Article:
One possible type of reaction to this “false – true” distinction is the accentuation of the European weakness. Perceptions of some segments within the Russian political elites are marked by a denial of the Europe's attraction to Russia and presenting the EU as an exhausted entity lacking political will and an identity of its own1678. Some of the Russian analysts jump to overgeneralizations, asserting that “Europe is dying… It is a purely virtual notion, a gigantic dead museum… The degeneration of the European idea is shocking”1679. “Europe is an image of the past century, it is a remembrance… Europe is reminiscent of an aged hypocrite and a coquette which conceals the smell of putrefaction”1680.

The discourse focusing on an alleged degeneration of Europe leads to a rather interesting twist in the reasoning of some of the Russian thinkers who conclude that the genuine “European project” could be implemented by Russia itself. The rhetoric of this sort has reached its peak in Dmitry Rogozin’s proclamation of Russia as being a “real Europe”, free of homosexuals, punk culture and other detested by Russian conservatives elements of today’s European lifestyle. This is at this point that the othering of Europe frames and pushes the discursive construction of Russia itself. “Russia’s relations with the current Europe are not geographic but temporal” in the sense that Russia is imagined as a “real” Europe, a heritor of the century-long European culture. This type of discourse, almost unknown in Europe, not only makes Europe a poorly self-articulated entity with weak or even non-existent political will, but also questions the strategy of Russia’s integration with Europe1681.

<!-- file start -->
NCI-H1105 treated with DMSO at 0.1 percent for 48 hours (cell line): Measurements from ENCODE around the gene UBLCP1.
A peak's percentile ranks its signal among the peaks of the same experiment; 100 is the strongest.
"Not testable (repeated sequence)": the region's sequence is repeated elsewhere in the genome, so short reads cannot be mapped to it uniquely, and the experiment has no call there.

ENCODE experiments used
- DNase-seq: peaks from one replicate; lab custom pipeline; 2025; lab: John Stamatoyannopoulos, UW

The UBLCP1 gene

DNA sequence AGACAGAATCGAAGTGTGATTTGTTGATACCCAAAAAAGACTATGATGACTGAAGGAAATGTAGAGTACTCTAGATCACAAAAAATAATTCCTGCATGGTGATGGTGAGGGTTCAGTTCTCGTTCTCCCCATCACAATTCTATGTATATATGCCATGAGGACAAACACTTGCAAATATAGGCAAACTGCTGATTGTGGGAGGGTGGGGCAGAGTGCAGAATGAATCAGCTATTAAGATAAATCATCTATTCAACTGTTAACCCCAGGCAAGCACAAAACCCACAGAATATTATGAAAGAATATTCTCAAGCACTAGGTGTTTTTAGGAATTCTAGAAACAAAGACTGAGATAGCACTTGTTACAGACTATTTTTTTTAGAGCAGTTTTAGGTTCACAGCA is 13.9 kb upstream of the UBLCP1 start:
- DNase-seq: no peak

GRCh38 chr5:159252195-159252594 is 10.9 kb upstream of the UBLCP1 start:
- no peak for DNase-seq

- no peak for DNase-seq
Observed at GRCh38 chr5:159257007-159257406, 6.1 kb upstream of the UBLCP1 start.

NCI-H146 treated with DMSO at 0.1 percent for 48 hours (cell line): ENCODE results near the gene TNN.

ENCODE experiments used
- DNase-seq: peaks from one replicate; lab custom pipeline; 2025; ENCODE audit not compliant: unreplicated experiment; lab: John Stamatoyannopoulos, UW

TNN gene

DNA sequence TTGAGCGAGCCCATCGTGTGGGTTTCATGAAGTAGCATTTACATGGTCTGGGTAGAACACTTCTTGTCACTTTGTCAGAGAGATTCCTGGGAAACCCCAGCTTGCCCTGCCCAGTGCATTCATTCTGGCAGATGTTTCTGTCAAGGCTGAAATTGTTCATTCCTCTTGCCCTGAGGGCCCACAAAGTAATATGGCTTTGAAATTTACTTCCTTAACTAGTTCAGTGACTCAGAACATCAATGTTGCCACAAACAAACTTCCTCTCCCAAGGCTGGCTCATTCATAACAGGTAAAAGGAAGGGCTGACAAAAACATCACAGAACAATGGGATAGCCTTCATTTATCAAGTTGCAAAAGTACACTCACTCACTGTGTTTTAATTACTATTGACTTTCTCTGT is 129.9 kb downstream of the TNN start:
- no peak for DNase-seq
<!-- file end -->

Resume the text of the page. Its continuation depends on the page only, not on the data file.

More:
3. A EUROPE OF DIMENSIONS



The third conceptualization of Russia’s perception of Europe has to do with the phenomenon known as dimensionalism. The very fact that Russia is a country which is directly plugged into both the Northern and – still hypothetical - Eastern Dimensions (ND and ED, correspondingly) of the EU, opens new discursive tracks for repositioning herself in a changing system of “geometries of regionalism”.